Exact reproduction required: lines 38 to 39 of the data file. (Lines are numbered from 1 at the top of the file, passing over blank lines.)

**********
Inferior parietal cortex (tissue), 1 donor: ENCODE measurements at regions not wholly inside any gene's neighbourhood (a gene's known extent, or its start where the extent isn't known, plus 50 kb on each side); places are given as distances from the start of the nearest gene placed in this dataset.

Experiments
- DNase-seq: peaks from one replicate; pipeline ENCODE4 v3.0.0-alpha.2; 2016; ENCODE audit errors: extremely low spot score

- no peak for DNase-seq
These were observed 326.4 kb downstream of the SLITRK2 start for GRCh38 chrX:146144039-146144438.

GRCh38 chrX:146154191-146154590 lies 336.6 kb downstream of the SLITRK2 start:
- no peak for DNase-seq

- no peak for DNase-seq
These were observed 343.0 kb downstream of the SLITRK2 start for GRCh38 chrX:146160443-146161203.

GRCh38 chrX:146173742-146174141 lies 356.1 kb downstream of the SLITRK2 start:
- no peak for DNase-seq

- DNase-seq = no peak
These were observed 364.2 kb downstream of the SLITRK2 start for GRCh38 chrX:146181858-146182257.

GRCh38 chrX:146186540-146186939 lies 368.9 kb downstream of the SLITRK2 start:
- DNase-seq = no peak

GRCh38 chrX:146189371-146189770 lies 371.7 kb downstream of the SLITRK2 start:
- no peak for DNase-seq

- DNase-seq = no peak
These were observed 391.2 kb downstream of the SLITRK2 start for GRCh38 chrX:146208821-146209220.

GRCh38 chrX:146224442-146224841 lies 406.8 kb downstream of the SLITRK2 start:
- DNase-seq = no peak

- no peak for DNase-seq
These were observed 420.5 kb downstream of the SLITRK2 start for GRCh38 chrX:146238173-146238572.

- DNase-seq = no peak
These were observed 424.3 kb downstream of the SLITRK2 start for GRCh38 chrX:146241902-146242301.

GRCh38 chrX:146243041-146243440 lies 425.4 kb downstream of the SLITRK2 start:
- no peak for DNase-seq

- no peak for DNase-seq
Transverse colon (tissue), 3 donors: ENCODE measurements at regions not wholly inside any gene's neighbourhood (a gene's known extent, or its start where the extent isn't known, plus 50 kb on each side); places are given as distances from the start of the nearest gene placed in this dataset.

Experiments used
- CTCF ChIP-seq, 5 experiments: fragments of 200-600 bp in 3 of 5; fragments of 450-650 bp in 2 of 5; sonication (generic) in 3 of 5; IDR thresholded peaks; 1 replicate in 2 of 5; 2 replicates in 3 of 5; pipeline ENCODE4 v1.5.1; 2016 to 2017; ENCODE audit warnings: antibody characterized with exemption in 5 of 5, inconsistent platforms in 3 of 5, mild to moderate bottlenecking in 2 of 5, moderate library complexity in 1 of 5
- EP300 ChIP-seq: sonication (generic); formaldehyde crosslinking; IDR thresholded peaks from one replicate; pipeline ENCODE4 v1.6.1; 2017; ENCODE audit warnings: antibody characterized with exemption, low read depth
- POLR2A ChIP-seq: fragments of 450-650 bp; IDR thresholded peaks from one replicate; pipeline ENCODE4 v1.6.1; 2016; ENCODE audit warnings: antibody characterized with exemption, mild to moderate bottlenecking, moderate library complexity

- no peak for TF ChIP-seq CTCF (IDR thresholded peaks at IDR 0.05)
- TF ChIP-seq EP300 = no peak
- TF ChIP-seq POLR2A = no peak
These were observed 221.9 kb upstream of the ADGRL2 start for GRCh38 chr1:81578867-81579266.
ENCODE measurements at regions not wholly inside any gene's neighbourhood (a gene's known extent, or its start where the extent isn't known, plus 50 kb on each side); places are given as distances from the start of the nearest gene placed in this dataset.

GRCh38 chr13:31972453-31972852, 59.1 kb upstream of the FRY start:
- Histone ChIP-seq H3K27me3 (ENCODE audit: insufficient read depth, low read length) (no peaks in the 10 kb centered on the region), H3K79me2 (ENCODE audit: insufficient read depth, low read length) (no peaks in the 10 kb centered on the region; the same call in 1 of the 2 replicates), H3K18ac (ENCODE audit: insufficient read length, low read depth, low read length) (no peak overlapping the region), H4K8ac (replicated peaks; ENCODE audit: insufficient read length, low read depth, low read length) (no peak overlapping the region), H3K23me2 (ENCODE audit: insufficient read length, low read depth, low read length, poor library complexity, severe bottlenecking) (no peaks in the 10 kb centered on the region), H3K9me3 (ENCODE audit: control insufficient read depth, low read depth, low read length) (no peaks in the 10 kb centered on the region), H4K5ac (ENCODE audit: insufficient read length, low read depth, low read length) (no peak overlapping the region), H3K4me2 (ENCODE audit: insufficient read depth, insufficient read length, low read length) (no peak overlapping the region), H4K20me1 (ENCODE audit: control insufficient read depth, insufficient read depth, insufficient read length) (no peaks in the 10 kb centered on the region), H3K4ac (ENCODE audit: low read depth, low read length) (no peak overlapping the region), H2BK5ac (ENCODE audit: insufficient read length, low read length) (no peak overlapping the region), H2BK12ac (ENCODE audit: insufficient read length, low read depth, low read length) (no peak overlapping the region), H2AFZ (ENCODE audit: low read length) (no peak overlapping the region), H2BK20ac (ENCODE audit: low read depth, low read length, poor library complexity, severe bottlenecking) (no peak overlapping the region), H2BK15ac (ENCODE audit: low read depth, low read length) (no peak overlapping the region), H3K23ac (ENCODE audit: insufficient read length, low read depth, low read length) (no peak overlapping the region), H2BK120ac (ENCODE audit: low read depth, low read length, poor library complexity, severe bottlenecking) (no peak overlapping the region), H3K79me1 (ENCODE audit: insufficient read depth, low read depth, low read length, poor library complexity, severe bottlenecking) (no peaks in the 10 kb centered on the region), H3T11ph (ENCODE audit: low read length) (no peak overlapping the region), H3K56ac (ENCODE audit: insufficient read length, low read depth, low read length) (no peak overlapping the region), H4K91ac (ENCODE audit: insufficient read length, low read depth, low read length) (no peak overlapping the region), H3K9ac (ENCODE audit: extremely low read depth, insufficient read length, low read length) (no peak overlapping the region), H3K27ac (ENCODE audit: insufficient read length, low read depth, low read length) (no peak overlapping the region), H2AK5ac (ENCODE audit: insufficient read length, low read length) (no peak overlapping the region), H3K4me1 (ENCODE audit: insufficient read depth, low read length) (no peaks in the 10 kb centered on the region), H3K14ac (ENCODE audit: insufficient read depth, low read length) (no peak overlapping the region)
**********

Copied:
ENCODE measurements at regions not wholly inside any gene's neighbourhood (a gene's known extent, or its start where the extent isn't known, plus 50 kb on each side); places are given as distances from the start of the nearest gene placed in this dataset.

GRCh38 chr13:31972453-31972852, 59.1 kb upstream of the FRY start: